p value for effect heterogeneity based on test of interaction between group and categorized HAMD-17 score.
      CSF WCC ×106/L
       Patients1061.49 (1.29–1.71)1.18 (1.02–1.40)
      Confidence interval and p value based on bootstrap.
      .025
      Confidence interval and p value based on bootstrap.
      HAMD-17 score > 24291.87 (1.43–2.41)1.43 (1.13–1.80).003.034
      HAMD-17 ≤ 24771.36 (1.14–1.61)1.09 (0.92–1.29).300
       Healthy control subjects (ref)1061.20 (1.03–1.39)1.00 (ref)
      CSF-to-Serum Albumin Ratio
       Patients1064.72 (4.40–5.06)1.07 (0.97–1.18).191
      HAMD-17 score > 24294.72 (4.14–5.39)1.09 (0.94–1.26).280.764
      HAMD-17 ≤ 24774.72 (4.35–5.12)1.06 (0.95–1.18).282
       Healthy control subjects (ref)1064.42 (4.13–4.74)1.00 (ref)
      CSF Total Protein
       Patients1060.30 (0.29–0.32)1.01 (0.94–1.09).775
      HAMD-17 score > 24290.30 (0.27–0.34)1.02 (0.91–1.15).732.837
      HAMD-17 ≤ 24770.30 (0.28–0.32)1.01 (0.93–1.10).858
       Healthy control subjects (ref)1060.30 (0.28–0.32)1.00 (ref)
      IgG Index
       Patients1060.40 (0.38–0.43)1.05 (0.97–1.15).235
      HAMD-17 score > 24290.40 (0.35–0.44)1.04 (0.91–1.18).559.798
      HAMD-17 ≤ 24770.40 (0.37–0.43)1.06 (0.96–1.16).235
       Healthy control subjects (ref)1060.38 (0.36–0.40)1.00 (ref)
      Subgroup analyses are similar to prespecified models adjusting for sex and age and including the interaction between group and a categorized version of HAMD-17 score. Outcomes are adjusted for blood contamination.
      CSF, cerebrospinal fluid; HAMD-17, 17-item Hamilton Depression Rating Scale; IgG, immunoglobulin G; WCC, white cell count.
      a Estimated means based on fitted models.
      b p value for relative mean difference versus control subjects within subgroup.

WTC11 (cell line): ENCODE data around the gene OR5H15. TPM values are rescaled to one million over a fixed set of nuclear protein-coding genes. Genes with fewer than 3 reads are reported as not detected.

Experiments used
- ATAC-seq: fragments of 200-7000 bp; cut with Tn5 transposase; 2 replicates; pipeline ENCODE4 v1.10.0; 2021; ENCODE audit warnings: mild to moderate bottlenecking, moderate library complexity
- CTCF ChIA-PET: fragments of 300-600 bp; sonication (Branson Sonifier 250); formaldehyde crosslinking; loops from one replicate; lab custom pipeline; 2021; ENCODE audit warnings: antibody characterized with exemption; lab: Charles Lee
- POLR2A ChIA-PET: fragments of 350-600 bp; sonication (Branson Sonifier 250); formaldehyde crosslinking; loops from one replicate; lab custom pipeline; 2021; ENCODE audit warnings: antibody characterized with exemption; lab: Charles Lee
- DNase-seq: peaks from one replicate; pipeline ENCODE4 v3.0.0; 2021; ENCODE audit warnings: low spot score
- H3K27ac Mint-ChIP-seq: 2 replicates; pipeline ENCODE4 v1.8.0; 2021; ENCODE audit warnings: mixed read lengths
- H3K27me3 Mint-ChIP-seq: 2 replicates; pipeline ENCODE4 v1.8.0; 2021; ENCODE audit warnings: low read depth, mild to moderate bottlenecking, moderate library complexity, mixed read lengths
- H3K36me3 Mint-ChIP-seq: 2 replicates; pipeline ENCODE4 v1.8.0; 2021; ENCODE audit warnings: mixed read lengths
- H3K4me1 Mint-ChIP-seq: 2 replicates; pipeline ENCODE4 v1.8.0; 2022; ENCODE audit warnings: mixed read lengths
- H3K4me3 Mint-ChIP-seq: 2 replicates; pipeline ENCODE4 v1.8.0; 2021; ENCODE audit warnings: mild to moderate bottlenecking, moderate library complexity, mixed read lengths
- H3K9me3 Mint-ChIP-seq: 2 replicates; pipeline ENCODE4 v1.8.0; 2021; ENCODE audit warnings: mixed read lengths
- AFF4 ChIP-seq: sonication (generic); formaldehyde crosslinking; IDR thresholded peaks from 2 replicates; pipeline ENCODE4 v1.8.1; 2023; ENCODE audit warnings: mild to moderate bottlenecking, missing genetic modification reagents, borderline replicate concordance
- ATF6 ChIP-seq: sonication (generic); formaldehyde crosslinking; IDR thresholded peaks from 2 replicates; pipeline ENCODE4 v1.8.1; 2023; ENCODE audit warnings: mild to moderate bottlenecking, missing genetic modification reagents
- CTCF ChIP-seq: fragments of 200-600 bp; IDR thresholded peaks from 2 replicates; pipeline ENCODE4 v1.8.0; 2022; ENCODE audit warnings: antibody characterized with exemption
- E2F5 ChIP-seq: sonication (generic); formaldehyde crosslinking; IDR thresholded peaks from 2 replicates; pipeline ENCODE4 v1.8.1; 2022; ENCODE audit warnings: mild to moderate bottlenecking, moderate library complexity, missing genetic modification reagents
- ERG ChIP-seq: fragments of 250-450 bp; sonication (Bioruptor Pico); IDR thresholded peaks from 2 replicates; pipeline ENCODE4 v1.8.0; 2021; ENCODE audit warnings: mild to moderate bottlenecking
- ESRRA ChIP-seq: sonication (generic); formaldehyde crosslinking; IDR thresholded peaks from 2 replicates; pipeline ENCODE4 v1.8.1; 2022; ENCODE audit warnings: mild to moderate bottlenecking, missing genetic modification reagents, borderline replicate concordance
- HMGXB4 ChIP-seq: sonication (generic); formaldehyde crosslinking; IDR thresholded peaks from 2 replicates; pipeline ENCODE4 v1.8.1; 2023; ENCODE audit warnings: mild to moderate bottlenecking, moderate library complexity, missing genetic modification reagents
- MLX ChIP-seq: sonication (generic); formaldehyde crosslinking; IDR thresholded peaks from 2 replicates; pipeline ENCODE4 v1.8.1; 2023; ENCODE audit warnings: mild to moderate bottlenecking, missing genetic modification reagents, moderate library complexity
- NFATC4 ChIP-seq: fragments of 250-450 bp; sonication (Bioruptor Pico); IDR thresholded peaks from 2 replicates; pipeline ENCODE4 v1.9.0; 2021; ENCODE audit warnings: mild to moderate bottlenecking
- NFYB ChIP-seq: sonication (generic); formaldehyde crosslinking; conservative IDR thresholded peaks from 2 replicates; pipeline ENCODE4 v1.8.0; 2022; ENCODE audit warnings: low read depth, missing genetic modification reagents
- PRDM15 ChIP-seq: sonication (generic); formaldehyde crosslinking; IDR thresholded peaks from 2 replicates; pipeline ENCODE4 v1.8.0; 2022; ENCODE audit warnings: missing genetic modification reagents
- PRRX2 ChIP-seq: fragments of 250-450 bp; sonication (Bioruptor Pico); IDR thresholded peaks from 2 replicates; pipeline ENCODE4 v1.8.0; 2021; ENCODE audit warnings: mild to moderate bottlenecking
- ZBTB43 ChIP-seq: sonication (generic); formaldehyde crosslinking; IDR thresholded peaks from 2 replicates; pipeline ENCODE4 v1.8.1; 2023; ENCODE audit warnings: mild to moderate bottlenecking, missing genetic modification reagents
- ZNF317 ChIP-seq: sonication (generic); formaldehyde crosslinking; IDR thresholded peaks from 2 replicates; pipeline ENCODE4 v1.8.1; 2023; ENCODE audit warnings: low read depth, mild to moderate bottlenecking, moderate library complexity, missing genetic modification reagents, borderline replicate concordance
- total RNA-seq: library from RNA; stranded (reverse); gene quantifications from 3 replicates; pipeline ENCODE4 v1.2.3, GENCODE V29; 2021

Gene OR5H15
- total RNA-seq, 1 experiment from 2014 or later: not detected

c p value for effect heterogeneity based on test of interaction between group and categorized HAMD-17 score.
      d Confidence interval and p value based on bootstrap.
      No significant differences were found between groups for CSF-to-serum albumin ratio (MD: 1.07; 95% CI: 0.97–1.18; p = .191), CSF total protein (MD: 1.01; 95% CI: 0.94–1.09; p = .775), or IgG index (MD: 1.05; 95% CI: 0.97–1.15; p = .235) (Table 2; Figure S4). The estimated prevalences of findings above normal clinical range by thresholds from the Department of Clinical Biochemistry (Rigshospitalet) were as follows for patients and control subjects, respectively: CSF-to-serum albumin ratio: 0.0% and 0.9%, CSF total protein: 6.6% and 9.4%, and IgG index: 0.0% and 0.0%. The prevalence estimates by thresholds from previous studies (
      • Endres D.
      • Perlov E.
      • Dersch R.
      • Baumgartner A.
      • Hottenrott T.
      • Berger B.
      • et al.
      Evidence of cerebrospinal fluid abnormalities in patients with depressive syndromes.
      ) were as follows for patients and control subjects, respectively: CSF-to-serum albumin ratio: 17.0% and 20.8%, CSF total protein: 8.5% and 15.1%, and IgG index: 0.0% and 0.0% (Table 3). Regardless of threshold, there were no significant differences between groups in prevalences of measurements above normal clinical range for any of these primary outcomes (all p > .1) (Table 3), and post hoc subgroup analyses did not reveal any significant differences related to disease severity (all p > .2) (Table 4). One healthy control subject had markedly above normal levels of CSF-to-serum albumin ratio and CSF total protein (Figure S2); however, exclusion of this individual did not significantly alter primary results (Table S11 and Figure S5).

      Secondary Outcomes

      The mean proportion of CSF neutrophils was 78% lower in patients relative to control subjects (MD: 0.22; 95% CI: 0.08–0.59; p = .003), while there were no significant differences for the remaining secondary outcomes: CSF lymphocytes (MD: 1.04; 95% CI: 1.00–1.09; p = .061), CSF monocytes (MD: 0.97; 95% CI: 0.84–1.13; p = .730), CSF eosinophils (MD: 0.36; 95% CI: 0.08–1.60; p = .181) (Table 2, Figure S6), CSF NLR (cumulative odds ratio: 0.62; 95% CI: 0.33–1.15; p = .131), CSF-to-serum IgG ratio (MD: 1.12; 95% CI: 0.98–1.29; p = .106), and CSF-to-plasma glucose ratio (MD: 1.00; 95% CI: 0.96–1.04; p = .954) (Table 2; and Figure S7).